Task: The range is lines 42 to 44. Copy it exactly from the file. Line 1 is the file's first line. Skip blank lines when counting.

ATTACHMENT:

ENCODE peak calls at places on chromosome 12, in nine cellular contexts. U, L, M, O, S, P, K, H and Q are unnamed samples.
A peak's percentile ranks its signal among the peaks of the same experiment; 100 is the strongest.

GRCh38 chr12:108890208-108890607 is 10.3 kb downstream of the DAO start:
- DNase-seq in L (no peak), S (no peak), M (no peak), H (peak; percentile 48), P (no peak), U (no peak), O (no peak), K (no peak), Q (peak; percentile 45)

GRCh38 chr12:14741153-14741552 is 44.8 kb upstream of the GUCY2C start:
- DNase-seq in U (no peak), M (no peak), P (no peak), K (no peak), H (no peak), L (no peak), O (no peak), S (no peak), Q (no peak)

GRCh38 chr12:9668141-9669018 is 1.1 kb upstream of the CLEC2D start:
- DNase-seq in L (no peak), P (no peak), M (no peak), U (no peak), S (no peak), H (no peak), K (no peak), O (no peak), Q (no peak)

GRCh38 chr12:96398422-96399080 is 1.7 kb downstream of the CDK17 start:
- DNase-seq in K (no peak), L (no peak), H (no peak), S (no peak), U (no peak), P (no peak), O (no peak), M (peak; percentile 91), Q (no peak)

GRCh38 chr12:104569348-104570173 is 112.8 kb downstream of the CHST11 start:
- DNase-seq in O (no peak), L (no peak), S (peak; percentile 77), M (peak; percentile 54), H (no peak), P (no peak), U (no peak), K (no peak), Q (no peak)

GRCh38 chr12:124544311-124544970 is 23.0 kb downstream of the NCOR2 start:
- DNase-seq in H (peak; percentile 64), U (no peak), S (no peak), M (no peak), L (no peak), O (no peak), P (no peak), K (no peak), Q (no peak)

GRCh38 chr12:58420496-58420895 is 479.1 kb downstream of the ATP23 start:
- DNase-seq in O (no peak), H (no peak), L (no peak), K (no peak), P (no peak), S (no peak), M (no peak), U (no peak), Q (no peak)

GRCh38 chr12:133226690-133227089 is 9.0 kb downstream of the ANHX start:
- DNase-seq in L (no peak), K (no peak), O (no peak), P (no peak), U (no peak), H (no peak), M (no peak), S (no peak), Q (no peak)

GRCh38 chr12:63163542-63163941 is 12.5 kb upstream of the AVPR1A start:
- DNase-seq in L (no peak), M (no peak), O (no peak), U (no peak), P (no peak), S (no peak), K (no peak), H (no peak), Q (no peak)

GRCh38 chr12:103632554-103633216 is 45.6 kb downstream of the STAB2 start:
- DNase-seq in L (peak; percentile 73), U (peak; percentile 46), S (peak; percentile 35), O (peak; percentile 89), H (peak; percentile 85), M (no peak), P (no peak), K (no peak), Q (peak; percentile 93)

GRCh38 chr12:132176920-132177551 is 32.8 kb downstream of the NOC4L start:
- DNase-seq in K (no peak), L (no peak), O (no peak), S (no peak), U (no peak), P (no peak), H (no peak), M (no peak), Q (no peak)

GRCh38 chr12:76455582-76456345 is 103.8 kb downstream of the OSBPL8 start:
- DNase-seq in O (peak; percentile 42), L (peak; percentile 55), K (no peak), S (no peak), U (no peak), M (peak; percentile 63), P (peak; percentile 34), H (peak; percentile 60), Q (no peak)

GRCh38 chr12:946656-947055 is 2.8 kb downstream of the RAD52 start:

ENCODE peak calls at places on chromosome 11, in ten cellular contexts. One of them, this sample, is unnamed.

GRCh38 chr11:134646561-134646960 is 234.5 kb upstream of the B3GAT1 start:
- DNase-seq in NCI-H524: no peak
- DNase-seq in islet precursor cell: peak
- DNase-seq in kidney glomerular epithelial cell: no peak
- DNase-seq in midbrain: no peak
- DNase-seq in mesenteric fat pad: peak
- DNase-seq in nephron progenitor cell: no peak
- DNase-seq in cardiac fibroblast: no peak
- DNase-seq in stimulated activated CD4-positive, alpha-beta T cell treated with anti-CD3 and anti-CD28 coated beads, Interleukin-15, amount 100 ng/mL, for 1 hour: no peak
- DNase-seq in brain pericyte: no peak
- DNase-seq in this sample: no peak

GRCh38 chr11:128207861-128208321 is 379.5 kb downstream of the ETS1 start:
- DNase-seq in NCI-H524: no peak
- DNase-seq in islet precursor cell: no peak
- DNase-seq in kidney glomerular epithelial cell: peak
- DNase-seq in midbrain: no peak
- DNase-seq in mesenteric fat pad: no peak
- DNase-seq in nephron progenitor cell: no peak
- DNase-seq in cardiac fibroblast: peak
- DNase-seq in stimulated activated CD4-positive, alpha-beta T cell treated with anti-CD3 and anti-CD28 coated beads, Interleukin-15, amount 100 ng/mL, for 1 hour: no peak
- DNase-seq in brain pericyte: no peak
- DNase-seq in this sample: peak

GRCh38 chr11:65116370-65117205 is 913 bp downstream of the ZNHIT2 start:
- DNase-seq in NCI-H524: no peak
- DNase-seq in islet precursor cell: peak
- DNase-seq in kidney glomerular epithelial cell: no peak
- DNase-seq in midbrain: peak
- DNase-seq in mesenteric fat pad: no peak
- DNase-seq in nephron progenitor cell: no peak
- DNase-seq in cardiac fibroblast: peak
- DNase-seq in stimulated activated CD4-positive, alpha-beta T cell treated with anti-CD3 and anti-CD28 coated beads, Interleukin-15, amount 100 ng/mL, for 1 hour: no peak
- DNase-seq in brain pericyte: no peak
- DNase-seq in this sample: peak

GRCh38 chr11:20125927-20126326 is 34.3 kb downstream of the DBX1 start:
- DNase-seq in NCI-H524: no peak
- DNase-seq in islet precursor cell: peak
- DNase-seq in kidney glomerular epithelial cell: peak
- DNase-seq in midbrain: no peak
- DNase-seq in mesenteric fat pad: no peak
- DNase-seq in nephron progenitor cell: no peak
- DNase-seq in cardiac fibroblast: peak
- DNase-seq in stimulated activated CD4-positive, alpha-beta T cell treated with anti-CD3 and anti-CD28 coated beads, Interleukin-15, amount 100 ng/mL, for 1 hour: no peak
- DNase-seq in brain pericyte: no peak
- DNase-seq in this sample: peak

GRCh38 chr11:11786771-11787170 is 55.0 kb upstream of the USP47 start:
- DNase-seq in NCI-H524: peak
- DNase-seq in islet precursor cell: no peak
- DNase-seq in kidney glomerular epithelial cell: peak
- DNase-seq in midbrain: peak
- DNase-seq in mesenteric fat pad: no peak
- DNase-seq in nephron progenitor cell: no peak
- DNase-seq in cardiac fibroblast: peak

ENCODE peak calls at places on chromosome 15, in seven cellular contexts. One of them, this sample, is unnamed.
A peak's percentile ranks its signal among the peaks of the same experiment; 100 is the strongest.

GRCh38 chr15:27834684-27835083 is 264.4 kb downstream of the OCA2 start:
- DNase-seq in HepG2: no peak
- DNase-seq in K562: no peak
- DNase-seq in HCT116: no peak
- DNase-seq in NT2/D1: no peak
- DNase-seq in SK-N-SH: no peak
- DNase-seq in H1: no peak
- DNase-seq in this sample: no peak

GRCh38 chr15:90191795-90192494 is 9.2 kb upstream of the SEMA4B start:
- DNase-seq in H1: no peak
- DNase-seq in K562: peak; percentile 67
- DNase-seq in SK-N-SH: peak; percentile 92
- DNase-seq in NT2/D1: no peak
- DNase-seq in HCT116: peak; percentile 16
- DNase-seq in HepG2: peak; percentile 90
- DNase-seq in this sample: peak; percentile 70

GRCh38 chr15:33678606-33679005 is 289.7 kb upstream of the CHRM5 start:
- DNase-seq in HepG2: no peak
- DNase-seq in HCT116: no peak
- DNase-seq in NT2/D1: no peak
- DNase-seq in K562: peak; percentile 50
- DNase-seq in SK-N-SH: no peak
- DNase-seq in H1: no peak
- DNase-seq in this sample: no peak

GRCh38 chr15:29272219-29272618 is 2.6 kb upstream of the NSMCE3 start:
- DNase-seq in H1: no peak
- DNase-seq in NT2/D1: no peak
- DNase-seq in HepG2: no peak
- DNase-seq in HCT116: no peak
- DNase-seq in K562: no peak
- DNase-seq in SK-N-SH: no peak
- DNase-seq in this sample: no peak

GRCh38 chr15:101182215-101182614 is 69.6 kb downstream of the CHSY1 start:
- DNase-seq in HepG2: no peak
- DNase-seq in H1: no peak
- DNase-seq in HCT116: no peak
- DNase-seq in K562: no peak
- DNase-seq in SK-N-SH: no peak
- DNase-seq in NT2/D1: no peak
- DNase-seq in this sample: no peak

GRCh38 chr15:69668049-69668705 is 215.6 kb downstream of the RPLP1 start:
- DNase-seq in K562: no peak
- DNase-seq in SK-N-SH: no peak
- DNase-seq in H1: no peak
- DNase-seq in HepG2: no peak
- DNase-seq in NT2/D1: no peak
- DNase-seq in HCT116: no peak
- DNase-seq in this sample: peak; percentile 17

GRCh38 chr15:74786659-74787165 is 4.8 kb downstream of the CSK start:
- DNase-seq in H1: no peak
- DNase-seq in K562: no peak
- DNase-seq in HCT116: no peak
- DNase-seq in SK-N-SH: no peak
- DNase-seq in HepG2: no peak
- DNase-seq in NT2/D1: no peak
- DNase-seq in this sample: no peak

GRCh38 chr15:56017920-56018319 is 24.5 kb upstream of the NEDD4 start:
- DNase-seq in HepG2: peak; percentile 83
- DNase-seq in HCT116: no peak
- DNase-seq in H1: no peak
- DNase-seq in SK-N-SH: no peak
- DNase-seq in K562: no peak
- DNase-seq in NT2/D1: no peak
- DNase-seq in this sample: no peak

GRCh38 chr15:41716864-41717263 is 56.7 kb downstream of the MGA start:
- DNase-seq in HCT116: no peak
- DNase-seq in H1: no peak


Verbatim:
- DNase-seq in islet precursor cell: no peak
- DNase-seq in kidney glomerular epithelial cell: peak
- DNase-seq in midbrain: no peak